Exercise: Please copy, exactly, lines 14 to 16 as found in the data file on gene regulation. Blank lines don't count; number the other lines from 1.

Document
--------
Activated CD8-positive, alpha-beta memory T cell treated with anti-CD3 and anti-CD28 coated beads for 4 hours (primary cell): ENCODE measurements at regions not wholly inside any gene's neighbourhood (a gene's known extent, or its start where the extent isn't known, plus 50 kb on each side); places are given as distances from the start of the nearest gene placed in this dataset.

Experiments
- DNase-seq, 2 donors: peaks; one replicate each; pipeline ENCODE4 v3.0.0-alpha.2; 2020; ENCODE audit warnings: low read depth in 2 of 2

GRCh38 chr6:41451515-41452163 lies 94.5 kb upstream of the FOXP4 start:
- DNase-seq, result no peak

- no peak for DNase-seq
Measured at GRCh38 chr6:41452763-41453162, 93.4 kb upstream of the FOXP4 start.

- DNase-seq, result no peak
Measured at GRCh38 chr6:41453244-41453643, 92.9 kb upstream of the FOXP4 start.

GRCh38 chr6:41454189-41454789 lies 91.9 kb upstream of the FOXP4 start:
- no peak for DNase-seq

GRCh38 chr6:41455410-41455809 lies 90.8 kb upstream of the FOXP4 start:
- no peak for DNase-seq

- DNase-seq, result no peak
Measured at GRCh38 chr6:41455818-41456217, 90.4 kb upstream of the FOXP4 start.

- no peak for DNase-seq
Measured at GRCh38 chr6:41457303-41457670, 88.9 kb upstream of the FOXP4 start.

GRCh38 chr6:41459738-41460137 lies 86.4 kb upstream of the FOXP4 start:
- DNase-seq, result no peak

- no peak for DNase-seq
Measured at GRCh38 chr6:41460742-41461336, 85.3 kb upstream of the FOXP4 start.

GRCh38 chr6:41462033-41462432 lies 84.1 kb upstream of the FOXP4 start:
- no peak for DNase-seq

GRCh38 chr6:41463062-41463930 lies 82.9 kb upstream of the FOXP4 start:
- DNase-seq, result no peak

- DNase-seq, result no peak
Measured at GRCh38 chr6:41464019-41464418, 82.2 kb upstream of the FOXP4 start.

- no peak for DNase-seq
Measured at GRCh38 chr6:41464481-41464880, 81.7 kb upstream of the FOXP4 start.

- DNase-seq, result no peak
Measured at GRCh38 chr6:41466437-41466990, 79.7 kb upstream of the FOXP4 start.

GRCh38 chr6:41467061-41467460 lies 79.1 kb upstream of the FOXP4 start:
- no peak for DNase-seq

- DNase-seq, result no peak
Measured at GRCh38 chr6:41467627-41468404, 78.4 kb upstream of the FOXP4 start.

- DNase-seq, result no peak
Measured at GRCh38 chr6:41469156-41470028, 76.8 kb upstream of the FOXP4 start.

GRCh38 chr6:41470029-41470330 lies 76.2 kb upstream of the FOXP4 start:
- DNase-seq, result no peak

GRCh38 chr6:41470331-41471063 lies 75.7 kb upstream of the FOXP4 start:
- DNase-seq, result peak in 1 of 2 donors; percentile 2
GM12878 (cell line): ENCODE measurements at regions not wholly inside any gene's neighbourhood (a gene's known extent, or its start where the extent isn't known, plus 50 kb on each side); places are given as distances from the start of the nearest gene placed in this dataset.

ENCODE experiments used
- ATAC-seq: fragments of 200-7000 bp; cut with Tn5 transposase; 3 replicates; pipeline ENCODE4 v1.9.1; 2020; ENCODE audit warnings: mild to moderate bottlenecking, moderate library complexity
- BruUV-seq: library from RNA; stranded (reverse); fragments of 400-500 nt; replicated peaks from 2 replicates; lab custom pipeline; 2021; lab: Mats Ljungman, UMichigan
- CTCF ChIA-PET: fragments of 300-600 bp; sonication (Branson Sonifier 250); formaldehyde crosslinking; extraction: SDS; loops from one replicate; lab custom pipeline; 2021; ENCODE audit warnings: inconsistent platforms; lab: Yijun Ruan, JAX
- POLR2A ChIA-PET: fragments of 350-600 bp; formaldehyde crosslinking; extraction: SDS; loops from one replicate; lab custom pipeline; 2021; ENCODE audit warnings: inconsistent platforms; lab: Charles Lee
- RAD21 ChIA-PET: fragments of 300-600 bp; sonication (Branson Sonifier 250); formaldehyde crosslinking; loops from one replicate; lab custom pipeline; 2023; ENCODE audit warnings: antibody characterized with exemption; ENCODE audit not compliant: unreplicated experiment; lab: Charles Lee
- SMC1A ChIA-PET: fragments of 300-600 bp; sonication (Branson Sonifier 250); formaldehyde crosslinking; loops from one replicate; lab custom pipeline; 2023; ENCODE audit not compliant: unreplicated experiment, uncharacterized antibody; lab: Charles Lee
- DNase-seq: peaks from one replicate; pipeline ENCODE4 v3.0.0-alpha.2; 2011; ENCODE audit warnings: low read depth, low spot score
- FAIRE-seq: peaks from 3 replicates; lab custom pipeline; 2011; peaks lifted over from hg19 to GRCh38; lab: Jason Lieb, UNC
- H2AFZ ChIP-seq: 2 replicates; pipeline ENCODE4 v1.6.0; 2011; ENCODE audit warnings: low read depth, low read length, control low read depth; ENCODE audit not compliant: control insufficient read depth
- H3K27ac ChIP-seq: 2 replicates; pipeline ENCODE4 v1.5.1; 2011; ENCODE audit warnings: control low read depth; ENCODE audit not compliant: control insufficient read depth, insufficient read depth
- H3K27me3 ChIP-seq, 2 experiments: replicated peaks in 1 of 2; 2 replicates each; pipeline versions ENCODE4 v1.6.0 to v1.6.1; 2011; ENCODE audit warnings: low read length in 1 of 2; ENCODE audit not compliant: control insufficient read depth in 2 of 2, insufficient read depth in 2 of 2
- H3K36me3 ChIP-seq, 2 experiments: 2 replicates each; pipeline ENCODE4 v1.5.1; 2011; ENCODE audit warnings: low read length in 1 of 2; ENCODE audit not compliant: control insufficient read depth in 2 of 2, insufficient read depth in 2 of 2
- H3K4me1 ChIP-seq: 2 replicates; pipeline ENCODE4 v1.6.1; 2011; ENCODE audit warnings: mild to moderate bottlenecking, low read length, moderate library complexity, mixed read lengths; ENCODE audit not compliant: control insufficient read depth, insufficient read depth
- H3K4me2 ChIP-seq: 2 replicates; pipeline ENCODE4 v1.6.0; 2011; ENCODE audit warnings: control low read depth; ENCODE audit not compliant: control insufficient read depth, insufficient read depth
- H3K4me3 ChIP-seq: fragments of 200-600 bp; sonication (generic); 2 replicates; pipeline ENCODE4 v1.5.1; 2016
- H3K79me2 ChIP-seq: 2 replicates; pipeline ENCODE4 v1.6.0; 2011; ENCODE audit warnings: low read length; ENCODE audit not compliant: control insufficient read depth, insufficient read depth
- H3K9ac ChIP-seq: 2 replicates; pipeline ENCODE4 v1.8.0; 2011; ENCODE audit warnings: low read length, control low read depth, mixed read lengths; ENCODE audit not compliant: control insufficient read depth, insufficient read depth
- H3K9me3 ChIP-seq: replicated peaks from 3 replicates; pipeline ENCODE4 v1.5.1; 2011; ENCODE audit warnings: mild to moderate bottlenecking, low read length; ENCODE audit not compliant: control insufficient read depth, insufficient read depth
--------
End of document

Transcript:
- DNase-seq, result no peak
Measured at GRCh38 chr6:41455818-41456217, 90.4 kb upstream of the FOXP4 start.

- no peak for DNase-seq